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Rishi (Sanskrit: ṛṣi, Devanagari: ऋषि) denotes the composers of Vedic hymns. However, according to post-Vedic tradition the rishi is a "seer" to whom the Vedas were "originally revealed" through states of higher consciousness. The rishis were prominent when Vedic Hinduism took shape, as far back as some three thousand years ago.

It has often been asserted that some of the ancient rishis were in fact women.[1] According to the late Vedic Sarvanukramani text, there were as many as 20 women among the authors of the Rig Veda, known as rishika. However, this has been disputed as post-factum fabrication.[2][3]

One of the foundational qualities of a ṛṣi is satyavāc (one who speaks truth) when composing Vedic hymns. According to tradition, other sages might falter, but a ṛṣi was believed to speak truth only, because he existed in the Higher World (the unified field of consciousness). Ṛṣis provided knowledge to the world which included the knowledge of Vedas.

A modern writer alleges: "As the rishis described it, awareness begins in an unbounded state with pure consciousness and then cascades, plane by plane, until it reaches the physical world. That each level is within you, and the choice of boundaries - or unboundedness - is yours alone. Therefore journeys to heaven and hell are daily occurrences, not far-off possibilities." [4] "To the rishis, bliss (ananda) was more than the expansive feeling of ecstasy. It was the basic vibration, or hum, of the universe, the ground state from which all diversity springs... the possibility for creation to manifest. Bliss itself is far from the feeling of happiness or even joy, though in diluted form it can be experienced as both. It is simply the vibratory connection that allows pure consciousness to enter into creation".[5] "The seer, or observer, is rishi. The process of projecting is devata. The thing projected/created is chhandas. In a movie house, the audience is the rishi, the machine run by the projectionist is the devata, and the images on the screen are the chhandas. It's not so important to remember these terms, but ancient sages hit upon a universal rule of consciousness, called three-in-one. If you occupy any of these roles - seer, seen, or the process of seeing - you occupy all of them. These modest-sounding words have the potential to revolutionize the world."[6]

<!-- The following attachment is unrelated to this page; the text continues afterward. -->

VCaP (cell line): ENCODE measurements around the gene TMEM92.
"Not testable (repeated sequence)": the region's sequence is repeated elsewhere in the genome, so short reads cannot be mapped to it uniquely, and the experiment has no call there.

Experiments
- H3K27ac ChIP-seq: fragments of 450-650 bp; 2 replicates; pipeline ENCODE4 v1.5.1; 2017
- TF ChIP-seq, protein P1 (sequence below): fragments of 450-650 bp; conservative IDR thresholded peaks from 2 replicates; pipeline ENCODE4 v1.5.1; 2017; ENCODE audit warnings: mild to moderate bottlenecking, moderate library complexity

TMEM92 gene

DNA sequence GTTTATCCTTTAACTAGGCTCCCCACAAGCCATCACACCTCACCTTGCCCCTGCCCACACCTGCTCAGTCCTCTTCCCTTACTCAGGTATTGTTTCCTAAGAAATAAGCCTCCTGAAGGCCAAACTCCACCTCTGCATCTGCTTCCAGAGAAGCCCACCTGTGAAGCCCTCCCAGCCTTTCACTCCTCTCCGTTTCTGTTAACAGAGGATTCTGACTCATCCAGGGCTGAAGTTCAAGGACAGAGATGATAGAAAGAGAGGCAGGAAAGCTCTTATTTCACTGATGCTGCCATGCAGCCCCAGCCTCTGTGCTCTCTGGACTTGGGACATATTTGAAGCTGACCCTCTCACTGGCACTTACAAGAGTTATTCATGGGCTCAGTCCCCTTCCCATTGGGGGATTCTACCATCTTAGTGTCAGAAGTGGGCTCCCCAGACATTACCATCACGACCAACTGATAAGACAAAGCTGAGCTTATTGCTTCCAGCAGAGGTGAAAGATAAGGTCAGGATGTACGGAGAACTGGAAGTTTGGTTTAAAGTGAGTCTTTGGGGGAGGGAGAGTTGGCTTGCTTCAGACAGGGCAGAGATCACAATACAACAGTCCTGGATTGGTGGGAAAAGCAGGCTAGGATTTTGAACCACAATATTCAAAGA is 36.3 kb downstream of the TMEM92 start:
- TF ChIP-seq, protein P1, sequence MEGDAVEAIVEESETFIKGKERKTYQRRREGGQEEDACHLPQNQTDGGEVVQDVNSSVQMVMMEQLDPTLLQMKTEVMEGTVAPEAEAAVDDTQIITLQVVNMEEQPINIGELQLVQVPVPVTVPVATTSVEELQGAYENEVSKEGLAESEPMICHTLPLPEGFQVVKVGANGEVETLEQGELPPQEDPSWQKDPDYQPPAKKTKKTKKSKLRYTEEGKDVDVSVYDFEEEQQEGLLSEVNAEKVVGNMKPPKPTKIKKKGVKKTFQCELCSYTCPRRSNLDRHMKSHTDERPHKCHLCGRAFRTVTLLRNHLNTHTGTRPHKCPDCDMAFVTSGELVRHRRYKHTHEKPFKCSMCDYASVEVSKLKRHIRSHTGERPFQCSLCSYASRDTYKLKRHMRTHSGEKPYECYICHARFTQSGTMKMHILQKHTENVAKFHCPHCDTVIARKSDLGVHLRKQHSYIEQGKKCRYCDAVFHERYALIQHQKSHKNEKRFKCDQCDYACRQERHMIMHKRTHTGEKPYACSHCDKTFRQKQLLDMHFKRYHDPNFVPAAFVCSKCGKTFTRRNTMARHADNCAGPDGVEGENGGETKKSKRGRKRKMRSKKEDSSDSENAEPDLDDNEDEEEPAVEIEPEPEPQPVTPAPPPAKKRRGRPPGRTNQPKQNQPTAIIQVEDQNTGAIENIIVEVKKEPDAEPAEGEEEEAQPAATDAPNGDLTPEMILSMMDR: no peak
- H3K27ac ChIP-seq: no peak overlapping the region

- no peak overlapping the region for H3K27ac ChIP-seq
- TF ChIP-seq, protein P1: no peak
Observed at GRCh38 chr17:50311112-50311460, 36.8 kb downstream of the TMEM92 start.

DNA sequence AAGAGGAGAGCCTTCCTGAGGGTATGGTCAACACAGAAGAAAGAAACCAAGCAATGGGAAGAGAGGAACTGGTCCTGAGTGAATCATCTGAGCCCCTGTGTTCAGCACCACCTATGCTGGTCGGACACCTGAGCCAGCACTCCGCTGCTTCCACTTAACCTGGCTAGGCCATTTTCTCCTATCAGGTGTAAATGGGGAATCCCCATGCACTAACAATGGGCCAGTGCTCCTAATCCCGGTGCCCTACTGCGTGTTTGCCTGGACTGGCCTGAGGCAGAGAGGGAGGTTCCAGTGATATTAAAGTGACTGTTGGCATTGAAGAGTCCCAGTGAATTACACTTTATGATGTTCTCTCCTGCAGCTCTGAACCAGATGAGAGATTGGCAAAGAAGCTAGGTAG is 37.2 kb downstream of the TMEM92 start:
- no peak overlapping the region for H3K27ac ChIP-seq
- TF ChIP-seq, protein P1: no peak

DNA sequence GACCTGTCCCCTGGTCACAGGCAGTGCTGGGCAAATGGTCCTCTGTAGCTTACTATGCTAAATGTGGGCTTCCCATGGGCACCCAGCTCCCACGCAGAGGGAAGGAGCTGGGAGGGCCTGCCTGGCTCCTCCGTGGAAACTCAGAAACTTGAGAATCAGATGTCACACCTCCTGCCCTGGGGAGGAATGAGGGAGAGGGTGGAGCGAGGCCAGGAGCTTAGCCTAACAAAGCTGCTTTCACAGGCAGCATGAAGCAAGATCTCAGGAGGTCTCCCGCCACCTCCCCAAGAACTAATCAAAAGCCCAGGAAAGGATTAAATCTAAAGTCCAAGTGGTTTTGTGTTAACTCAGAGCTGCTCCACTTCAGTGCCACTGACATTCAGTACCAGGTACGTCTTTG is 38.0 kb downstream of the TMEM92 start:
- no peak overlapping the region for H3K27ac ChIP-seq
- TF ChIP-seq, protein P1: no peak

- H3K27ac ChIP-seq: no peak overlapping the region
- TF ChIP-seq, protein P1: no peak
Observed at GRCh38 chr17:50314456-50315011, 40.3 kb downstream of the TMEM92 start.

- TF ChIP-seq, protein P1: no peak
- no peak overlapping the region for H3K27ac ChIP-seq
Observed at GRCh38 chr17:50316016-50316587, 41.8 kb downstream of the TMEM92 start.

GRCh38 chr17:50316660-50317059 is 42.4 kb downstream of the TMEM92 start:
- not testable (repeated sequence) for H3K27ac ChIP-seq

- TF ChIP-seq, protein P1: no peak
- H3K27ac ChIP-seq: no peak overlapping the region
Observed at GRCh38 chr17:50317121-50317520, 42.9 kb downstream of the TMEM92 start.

In Indian tradition, the word has been derived from the two roots 'rsh'. Sanskrit grammarians (cf. Commentary on Unādi-Sutra, iv, 119) derive this word from the second root which means (1) 'to go, to move' (- Dhātupāṭha of Pānini, xxviii). V. S. Apte[7] gives this particular meaning and derivation, and Monier-Williams[8] also gives the same, with some qualification. Another form of this root means (2) 'to flow, to move near by flowing'. (All the meanings and derivations cited above are based upon Sanskrit English Dictionary of Monier-Williams)[9]. Monier-Williams also quotes Tārānātha who compiled the great (Sanskrit-to-Sanskrit) dictionary named "ṛṣati jñānena saṃsāra-pāram" (i.e., one who reaches beyond this mundane world by means of spiritual knowledge).

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